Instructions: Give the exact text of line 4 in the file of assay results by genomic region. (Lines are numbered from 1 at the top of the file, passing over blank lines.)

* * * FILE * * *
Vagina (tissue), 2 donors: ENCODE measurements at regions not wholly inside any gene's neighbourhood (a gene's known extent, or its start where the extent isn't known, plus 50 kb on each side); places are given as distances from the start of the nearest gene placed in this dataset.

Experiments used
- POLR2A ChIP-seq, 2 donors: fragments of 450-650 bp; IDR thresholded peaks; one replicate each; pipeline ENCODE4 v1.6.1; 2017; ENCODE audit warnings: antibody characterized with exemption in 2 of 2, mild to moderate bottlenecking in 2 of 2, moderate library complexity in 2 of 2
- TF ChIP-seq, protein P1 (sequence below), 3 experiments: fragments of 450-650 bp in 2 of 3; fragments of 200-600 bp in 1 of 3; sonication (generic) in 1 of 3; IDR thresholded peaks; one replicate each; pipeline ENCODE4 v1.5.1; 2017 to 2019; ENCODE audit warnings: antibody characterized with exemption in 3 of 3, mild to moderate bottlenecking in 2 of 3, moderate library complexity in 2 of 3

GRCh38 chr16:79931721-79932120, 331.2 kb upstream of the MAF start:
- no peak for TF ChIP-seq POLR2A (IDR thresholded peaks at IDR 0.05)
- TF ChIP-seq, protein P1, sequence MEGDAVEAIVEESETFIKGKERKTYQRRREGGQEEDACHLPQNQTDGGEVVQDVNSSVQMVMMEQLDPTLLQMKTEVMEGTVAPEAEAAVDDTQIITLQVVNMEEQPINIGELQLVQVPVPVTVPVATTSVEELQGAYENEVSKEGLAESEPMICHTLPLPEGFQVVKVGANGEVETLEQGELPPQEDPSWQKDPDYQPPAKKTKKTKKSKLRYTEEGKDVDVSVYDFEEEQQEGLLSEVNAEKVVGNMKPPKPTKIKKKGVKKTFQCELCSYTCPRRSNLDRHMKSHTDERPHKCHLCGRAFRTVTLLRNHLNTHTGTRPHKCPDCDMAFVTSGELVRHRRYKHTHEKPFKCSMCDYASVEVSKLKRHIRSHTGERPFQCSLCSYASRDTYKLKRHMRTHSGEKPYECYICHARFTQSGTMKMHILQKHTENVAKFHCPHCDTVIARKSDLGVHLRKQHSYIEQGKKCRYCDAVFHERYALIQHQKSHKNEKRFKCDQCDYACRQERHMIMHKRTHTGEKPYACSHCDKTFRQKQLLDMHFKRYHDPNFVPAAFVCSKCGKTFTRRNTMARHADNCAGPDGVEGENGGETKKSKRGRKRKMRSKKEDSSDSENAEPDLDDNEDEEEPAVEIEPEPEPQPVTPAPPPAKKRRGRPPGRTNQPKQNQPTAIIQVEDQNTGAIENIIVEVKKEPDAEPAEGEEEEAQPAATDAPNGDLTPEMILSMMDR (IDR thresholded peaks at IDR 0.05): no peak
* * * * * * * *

- TF ChIP-seq, protein P1 (sequence below), 3 experiments: fragments of 450-650 bp in 2 of 3; fragments of 200-600 bp in 1 of 3; sonication (generic) in 1 of 3; IDR thresholded peaks; one replicate each; pipeline ENCODE4 v1.5.1; 2017 to 2019; ENCODE audit warnings: antibody characterized with exemption in 3 of 3, mild to moderate bottlenecking in 2 of 3, moderate library complexity in 2 of 3